PODCASTS can be a great way to build your brand, and the booming popularity of this audio medium makes it a worthy addition to your marketing mix. A podcast lets you reach niche audiences and foster engaged followers who share their favorites. What’s more, search engines are investing heavily in audio search capabilities.
On the technical side, getting started is simple and inexpensive. “All you need is a USB headset, capable laptop, software, and you’d be ready to go,” says Chris Conner, content strategist and host of Life Science Marketing Radio, a podcast producer.
Many podcasters do eventually upgrade. “I did start off inexpensive, but very quickly moved up to a $1,000 mixer because it made my life easier,” says Jeff Halash, owner of TechNut Computer Repair and co-host of The Computer Repair Show.
Especially if you’re in the tech industry, don’t have bad-sounding audio, cautions Conner. With inexpensive desktop and web-based software such as Zencastr or SquadCast, even newbies can produce well-balanced audio. He suggests hiring an audio editor if you’re airing more than once a month to save time.
Time, in fact, is often the biggest investment. Halash spends five to 10 hours a week planning, preparing, uploading, editing, responding to listeners, and more. Allocate appropriate resources for such tasks before getting started.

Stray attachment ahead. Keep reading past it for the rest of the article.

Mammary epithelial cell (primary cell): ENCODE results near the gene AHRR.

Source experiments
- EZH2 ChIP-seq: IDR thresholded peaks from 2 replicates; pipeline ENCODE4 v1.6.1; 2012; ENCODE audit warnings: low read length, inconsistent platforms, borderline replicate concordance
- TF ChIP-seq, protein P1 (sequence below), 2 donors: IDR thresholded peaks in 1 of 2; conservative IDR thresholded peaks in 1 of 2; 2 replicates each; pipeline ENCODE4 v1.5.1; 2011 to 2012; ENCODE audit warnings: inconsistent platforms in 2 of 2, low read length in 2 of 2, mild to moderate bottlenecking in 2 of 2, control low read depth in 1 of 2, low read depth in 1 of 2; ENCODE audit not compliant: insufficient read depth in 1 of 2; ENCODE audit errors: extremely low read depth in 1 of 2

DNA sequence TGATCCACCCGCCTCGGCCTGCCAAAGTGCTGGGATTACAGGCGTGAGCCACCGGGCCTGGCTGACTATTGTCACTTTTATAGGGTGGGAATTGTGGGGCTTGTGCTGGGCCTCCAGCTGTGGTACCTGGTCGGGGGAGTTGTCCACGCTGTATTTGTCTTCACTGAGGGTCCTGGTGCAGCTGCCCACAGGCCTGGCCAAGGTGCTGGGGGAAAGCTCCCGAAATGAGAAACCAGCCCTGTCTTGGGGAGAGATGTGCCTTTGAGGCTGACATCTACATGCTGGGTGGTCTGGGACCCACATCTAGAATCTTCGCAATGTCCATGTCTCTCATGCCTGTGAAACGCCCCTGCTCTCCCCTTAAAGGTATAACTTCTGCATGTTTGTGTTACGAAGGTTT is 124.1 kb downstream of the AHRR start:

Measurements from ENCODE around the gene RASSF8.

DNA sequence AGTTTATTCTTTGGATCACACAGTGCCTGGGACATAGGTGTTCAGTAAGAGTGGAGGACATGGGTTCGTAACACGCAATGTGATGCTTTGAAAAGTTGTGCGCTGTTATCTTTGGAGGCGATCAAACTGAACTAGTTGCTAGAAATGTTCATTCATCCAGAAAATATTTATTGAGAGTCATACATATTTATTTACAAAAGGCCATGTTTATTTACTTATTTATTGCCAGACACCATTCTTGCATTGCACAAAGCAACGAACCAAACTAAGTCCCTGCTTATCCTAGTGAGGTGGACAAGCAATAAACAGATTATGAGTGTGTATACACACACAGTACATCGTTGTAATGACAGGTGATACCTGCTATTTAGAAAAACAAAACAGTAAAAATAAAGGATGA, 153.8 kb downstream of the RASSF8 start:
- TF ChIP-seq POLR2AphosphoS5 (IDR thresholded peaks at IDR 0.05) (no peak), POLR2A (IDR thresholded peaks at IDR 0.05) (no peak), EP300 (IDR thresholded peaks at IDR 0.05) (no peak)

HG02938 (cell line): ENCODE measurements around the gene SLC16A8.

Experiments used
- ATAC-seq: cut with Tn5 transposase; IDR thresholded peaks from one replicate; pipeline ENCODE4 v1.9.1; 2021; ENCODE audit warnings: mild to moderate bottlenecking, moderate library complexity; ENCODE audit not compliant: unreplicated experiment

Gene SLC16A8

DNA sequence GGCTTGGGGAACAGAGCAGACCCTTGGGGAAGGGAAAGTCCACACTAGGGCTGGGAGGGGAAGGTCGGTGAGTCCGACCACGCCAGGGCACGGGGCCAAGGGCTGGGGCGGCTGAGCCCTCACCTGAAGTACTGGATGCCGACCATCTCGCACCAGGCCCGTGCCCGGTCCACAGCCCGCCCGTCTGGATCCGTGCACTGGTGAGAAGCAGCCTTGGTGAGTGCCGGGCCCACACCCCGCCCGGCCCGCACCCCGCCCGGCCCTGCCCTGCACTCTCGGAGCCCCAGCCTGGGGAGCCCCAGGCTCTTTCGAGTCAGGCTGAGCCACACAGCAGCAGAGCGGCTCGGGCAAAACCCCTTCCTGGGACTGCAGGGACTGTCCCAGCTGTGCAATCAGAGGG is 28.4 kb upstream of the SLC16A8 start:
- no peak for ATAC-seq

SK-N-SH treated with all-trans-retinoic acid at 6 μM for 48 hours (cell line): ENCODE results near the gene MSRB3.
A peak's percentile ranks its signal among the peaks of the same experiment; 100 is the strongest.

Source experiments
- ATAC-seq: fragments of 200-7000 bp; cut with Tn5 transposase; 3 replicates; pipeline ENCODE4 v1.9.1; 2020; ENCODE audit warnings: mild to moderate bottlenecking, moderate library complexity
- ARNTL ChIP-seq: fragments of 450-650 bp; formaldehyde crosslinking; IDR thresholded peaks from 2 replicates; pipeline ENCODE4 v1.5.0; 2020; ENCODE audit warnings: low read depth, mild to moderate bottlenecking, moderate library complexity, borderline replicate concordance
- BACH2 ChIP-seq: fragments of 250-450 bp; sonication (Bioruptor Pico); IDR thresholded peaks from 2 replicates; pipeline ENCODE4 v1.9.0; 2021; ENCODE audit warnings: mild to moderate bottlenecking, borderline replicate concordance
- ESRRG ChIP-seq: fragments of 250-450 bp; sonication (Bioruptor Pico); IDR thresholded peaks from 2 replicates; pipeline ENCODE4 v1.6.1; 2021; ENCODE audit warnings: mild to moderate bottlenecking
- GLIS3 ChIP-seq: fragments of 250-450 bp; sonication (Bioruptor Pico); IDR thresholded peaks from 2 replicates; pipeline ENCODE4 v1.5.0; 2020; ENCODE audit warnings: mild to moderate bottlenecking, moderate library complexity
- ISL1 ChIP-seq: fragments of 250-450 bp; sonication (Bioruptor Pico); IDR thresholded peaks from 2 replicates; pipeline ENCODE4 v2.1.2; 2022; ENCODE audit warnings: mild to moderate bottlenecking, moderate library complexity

Choosing a Format
Podcasting can work for any type of business, and no topic is too obscure. Conner says it’s more important that it falls into at least two of these three categories: entertaining, educational, or inspirational. Halash’s podcast arguably hits all three, wrapping jokes and helpful information around business ideas and vendor insights.
In terms of length, Conner says 20 to 40 minutes is a sweet spot; a 10- to 15-minute show can also work if aired more frequently. That said, Halash’s podcast runs well over an hour and still averages 2,000 weekly downloads.
Interview-style and co-hosted shows are more engaging than solo podcasts and make it easier to keep content fresh, says Conner. Don’t discuss your product or service, but instead choose related topics such as trends and industry back story. Invite knowledgeable guests too.
Even the perfect format won’t draw throngs of listeners and subscribers immediately, however. And forget podcasting as a direct revenue stream unless you have about 50,000 listeners. Relationships are the currency you can count on.
“It is the best networking tool you could possibly imagine,” says Conner. “It gives me a reason to call people to find out what’s going on. ... You’re helping each other out, so you build kind of a relationship.”
Some listeners might become customers, but podcasting is about community building and finding your voice—literally and figuratively. So explore and have fun with this popular marketing tool.
JENNIFER OLADIPO is an award-winning business journalist. She’s written for national and international publications focused on science and technology sectors and has held communications positions in multiple organizations, including a Fortune 200 technology company.